I have been giving a lot of thought to a recent news story that, to me, epitomizes the difficulties of Christian political activism – anywhere, any time.
Here’s the background. Syria is in the middle of a brutal civil war, as revolutionaries attempt to overthrow the Ba’thist regime of President Asad. Although corrupt and repressive, the old regime has the virtue of being strictly secularist, which is why the country’s large Christian minority generally supports it, or at least is very dubious about the revolution, which has a strong Islamist strain. Regime change would at best mean an Islamist government, at worst a national fragmentation that would produce an endless sequence of further conflicts.
Recently, though, the regime expelled a harsh Christian critic, the Jesuit priest Father Paolo Dall’Oglio, who is the subject of a major Los Angeles Times article titled “Ousted priest committed to peace in Syria.” Father Dall’Oglio continues to be a strong supporter of the revolution, and he attacks those who defend the Ba’thists because of fears that Christians would suffer disastrously under a new regime. Partly, his critique is based on a political judgment that the revolution is not as Islamist or jihadist as many observers think.
More generally though, he suggests that people of all faiths should oppose the Ba’thists because it is a moral absolute – it is the right thing to do, regardless of consequences. Revolution against tyranny is justified, even demanded, even if that means supporting armed violence: “If nonviolence becomes another name for a lack of responsibility, then I am not with nonviolence anymore. I am with the right to defend people.” He bases this argument in a radical Christian confession: “How can we as Christians go with the lies of the regime and stick with the confessional complicity in renouncing the specificity of the Gospel, renouncing the fight for human dignity and freedom?”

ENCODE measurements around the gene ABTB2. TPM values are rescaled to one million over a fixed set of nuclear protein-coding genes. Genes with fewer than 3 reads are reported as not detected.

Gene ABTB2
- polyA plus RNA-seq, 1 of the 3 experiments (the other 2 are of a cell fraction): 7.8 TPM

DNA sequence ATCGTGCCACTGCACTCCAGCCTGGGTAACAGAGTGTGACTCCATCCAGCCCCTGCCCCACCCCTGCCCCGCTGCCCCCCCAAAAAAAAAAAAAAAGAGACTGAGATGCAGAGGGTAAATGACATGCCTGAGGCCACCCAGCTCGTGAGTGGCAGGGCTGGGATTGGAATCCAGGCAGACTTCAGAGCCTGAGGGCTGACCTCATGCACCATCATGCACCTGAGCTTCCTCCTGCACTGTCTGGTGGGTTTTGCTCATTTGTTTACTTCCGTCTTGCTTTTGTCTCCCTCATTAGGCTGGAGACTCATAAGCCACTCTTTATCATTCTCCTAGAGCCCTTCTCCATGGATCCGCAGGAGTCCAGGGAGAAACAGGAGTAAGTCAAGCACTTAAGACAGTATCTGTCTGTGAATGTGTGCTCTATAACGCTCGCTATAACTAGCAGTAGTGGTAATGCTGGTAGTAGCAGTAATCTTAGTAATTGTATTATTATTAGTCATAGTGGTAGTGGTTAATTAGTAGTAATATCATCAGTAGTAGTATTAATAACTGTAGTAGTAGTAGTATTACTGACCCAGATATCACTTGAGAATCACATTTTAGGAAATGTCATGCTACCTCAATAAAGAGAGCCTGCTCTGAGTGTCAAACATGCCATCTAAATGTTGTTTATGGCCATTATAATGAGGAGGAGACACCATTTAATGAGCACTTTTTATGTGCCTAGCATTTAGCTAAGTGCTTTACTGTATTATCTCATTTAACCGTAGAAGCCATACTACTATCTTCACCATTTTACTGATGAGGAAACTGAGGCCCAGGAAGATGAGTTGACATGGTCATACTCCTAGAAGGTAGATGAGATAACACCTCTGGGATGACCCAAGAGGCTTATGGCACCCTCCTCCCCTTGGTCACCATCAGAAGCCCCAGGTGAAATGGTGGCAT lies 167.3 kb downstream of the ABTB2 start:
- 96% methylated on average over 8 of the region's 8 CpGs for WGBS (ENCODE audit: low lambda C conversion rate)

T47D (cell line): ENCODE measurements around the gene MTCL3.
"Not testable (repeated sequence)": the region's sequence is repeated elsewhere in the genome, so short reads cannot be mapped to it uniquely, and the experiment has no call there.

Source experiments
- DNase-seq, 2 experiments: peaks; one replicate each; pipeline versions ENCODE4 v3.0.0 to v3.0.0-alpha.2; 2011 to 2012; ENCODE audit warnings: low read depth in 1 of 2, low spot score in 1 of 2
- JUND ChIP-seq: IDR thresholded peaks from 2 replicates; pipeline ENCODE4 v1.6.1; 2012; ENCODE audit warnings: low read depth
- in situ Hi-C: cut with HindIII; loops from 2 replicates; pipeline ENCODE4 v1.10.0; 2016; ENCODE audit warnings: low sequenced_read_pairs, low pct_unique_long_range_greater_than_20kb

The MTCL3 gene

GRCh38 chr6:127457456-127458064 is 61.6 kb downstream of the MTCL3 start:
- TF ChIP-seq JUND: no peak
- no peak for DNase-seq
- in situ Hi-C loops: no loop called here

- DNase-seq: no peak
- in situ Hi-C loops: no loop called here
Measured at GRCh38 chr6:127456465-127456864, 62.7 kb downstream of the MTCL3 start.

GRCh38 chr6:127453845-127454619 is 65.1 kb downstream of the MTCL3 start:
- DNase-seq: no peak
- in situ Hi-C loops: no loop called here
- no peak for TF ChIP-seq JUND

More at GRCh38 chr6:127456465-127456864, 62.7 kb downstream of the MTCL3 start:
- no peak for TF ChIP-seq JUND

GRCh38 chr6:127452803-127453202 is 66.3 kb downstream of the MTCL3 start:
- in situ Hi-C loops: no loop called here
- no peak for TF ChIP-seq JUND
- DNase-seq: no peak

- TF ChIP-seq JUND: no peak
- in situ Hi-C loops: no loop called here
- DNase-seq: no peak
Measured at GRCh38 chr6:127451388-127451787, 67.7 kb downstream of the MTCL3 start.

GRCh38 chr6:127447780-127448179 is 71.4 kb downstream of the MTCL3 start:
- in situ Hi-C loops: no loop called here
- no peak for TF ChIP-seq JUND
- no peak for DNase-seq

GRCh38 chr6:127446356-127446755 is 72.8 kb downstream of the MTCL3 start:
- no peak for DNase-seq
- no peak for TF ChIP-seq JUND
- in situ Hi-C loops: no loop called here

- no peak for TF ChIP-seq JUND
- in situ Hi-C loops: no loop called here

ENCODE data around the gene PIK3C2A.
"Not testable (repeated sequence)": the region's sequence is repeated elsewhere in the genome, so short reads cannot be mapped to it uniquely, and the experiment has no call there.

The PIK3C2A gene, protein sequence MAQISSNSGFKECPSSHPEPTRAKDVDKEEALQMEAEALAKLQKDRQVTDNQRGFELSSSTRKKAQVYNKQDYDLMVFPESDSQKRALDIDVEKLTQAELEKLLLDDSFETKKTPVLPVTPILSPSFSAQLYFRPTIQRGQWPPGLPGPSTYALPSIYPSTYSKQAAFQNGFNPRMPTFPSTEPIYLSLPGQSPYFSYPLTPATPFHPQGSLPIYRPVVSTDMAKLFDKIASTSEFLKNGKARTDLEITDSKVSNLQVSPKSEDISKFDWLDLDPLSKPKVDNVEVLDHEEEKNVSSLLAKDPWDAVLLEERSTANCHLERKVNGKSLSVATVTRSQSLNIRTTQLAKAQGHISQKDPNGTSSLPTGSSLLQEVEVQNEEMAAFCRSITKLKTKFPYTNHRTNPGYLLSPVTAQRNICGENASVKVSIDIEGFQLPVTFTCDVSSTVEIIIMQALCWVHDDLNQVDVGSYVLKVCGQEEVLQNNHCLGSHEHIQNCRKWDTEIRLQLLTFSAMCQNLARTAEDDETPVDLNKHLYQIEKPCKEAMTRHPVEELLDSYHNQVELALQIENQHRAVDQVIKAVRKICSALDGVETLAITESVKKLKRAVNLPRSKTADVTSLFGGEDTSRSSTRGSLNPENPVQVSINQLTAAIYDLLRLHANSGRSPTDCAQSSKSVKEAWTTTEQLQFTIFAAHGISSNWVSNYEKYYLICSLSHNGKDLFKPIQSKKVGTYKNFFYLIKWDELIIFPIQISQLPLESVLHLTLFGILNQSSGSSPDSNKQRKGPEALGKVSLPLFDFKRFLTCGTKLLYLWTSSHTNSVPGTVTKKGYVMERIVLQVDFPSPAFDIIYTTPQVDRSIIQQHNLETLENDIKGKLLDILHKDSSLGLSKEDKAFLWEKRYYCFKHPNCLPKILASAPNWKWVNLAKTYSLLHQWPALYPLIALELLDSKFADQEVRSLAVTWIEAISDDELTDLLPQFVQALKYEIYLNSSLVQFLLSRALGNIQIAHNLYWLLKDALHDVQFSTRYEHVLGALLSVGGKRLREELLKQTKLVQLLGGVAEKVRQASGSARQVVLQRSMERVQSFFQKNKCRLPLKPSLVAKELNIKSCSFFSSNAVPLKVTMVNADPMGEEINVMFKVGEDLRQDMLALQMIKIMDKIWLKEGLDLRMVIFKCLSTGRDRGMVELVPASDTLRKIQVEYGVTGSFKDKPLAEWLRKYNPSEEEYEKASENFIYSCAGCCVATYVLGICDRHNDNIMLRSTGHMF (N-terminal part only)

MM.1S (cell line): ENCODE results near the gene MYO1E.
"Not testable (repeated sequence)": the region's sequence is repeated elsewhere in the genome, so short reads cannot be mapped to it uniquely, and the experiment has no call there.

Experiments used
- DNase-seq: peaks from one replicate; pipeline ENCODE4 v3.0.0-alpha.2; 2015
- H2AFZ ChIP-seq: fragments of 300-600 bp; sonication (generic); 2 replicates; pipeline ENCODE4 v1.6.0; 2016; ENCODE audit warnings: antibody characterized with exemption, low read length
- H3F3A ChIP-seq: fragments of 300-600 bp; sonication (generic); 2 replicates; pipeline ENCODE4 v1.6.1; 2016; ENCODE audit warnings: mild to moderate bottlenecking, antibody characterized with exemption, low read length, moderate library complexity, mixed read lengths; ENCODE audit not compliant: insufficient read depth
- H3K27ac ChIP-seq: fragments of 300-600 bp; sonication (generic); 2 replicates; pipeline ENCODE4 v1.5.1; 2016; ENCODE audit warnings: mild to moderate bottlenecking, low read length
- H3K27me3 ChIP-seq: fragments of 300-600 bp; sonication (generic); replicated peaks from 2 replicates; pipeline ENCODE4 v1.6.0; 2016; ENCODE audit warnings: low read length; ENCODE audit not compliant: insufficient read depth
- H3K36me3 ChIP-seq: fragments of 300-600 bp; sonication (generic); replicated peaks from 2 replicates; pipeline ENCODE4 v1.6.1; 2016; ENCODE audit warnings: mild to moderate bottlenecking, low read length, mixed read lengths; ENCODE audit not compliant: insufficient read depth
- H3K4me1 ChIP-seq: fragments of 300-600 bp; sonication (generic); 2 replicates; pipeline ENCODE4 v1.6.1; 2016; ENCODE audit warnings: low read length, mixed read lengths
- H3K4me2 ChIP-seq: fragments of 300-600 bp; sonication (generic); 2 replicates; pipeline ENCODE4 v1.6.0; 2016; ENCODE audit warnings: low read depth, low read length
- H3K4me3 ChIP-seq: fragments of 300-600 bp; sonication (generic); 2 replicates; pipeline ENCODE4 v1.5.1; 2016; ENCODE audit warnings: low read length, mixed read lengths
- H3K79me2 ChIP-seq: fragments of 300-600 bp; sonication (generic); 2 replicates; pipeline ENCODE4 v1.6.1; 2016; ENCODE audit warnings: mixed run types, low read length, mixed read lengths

Based on my reading of the situation, Dall’Oglio gravely underestimates the long-term dangers to Christians, but that is a question of interpretation. His deeper argument, as I understand it, is that Christians have an absolute duty to support the cause of justice, even if that means destroying their own position and possibly leading to the destruction of their community in Syria – much on the lines of what happened in neighboring Iraq over the past decade. (Saddam Hussein was another secular Ba’thist).
You can make a case, based on a radical interpretation of the gospel, that that is the only correct course of action: Christians are ordered to do the right thing, even at the cost of provoking martyrdom for themselves and their families. St. Paul says that Christians find their true strength “in weaknesses, in insults, in hardships, in persecutions, in difficulties”, and should actually delight in them (2 Cor. 12.10). But should they actively seek out such horrors? That is a very hard saying. You can also argue that an individual should be free choose a course that leads to martyrdom, but has no right to invite comparable suffering for thousands of others who are not prepared to make that call.
In other ways too, Dall’Oglio’s ideas are radically unrealistic. His present demand is that the United Nations should intervene in the Syrian war, but with “massive, nonviolent intervention: 3,000 unarmed observers and 30,000 civilian peacekeepers deployed in Syria to help ‘initiate a widespread start of grass-roots level democratic life’.” To say the least, political realism is not the Father’s strong suit. But should it be, for a Christian leader?
Part of me wants to sing his praises as a prophet of authentic Christianity. Part of me thinks he’s spouting dangerous nonsense. But the story does raise the key ethical dilemma: is it ever right and moral for Christians to support a tyrannical minority regime because it serves their communal interests? You can in theory defend the gospel through secular power – but should you?
Let me quite honest about this. If I were an Arab Christian, I would hope for the survival of the Ba’thist regime, as opposed to any likely alternative. And you can tell me to your heart’s content about why that position is inconsistent with the traditions of the faith. I understand the inconsistencies, I just don’t yet understand how to navigate around them.